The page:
Family Obligations

Family Obligations

Kesha Palmer, Health and Relationship Editor

When people decide to become parents they decide to take on a giant endless responsibility and what we owe in return for that is discussed frequently in the world. Including the world of philosophy and was even discussed in a Crash Course. For many families parents think that once the children are grown they have incurred a debt and must pay it; however many philosophers like Jane English argue otherwise. Should parents have an automatic given from their children simply because? 

 

No two families are the same and every relationship a person makes in their lifetime is unique in different ways. Each relationship plays an important role and the relationship to which a parent provides plays a defining moment in a child’s upbringing. Hank Green talks in his crash course and categorizes the different types of views of family obligations. The unconditional view is that simply by being your parent they are entitled to specific things from you. These things can include your hospice, financial stability, or even just your presence. This view can be twisted and used to guilt trip or manipulate. By holding the sacrifices one made to become your parent, raising you, or having to be financially responsible for you. The effects of this could lead to low self esteem and trouble expressing emotions. The conditional view is that you owe your parents what they gave you. To reap what you sow in other words. Finally the last viewpoint Hank talks about is the friendship view and that is that you don’t actually owe your parents anything. This view is to provide a loving and caring relationship because they simply want to. The founder of the friendship theory was actually Aristotle and he believed in a type of genuine friendship that does not dissolve or fizzle out. Many people started to take this view and interpret it into their ways of  parenting. Jane English adds to this theory that taking on the responsibilities of becoming a parent is a choice that the child has no part of because technically no one asked to be born. Put differently, we don’t owe our parents anything and that parenting is actions fueled by love voluntarily.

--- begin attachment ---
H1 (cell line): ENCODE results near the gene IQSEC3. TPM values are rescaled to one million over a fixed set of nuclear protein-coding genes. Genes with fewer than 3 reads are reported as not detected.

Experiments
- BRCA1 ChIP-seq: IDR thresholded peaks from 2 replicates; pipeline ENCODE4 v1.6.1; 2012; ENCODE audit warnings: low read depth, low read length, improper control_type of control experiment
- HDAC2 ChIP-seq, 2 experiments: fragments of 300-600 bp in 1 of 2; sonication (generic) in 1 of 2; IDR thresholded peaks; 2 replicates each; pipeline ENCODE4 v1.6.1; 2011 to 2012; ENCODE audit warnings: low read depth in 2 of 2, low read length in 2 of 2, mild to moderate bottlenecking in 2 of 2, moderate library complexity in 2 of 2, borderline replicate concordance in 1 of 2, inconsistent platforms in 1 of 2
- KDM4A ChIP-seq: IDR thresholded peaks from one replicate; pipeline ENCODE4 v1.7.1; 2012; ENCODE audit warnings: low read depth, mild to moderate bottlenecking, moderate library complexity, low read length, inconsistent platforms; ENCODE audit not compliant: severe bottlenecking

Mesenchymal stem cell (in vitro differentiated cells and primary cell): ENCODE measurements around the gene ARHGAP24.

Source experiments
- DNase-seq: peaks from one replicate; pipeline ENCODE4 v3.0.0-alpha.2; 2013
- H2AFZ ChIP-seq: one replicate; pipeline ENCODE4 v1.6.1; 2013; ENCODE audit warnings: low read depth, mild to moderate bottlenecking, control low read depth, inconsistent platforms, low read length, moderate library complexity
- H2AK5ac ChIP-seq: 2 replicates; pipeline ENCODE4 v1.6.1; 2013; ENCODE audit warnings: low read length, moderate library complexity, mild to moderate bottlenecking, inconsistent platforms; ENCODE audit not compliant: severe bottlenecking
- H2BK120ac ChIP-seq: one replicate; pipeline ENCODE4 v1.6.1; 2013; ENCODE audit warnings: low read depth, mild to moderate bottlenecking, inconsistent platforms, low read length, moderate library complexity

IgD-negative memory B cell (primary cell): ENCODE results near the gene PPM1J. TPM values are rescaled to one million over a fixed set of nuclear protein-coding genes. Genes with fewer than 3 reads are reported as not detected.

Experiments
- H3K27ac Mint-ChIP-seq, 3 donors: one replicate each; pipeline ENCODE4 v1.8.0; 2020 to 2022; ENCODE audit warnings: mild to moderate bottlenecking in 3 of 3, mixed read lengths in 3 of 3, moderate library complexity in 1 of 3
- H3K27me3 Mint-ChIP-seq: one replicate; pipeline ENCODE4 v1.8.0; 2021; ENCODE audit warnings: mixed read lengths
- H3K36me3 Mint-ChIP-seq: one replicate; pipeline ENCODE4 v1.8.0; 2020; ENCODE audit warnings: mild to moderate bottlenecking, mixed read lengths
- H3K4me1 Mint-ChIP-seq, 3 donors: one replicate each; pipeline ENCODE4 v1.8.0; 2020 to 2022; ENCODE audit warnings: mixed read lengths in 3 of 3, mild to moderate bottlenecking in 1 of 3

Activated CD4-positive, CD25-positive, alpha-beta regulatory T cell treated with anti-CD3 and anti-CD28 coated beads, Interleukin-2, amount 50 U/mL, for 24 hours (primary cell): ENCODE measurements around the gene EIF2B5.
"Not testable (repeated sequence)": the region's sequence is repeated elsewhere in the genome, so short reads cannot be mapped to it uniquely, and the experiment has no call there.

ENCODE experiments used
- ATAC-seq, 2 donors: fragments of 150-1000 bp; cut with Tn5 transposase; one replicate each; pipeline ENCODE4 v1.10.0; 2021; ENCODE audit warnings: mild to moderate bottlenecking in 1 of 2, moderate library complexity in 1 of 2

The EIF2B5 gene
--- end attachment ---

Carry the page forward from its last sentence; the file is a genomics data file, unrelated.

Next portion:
There is no one right way to parenting however that is not saying every way of parenting is right. The relationship with your parents is one the most sensitive and vulnerable relationship you will experience in your life. It’s common to hear that our parents don’t live forever and we should cherish them, however no one lives forever. The relationships between parents, friends, and significant others all have value that should be cherished as well. As previously stated life is short and for most we have to worry about the debt in which we incur from the government rather than from each other. In the Crash course Hank talks about getting certified to become a parent. That one should go through a series of tests to prove how capable one can be and if you don’t pass you can always reapply. While it’s an interesting theory for preventative measures it is a violation of rights and adoptive parents already go through this process. No matter how you decide to view the relationship with your parents, know that it is justified for your own personal reasons. 

 

For some the subject of family can be a sensitive subject and if you or someone you know needs help escaping an abusive or toxic situation I’ve listed hotlines and resources. You can also talk to a teacher, friends, or anyone you trust. 

Domestic abuse hotline

 Call 1.800.799.SAFE (7233)

Don’t feel comfortable talking. You can text HOME to the crisis text line at 741741 to talk to a crisis counselor. 

You can also use Safe Ut, an Utah crisis helpline,  to talk to a counselor or submit a tip to your school and there is also an app version. 

 

Other sources

 

Family obligation theories 

https://iep.utm.edu/fil-obli/#H3

 

The friendship theory

https://infed.org/mobi/friendship-some-philosophical-and-sociological-themes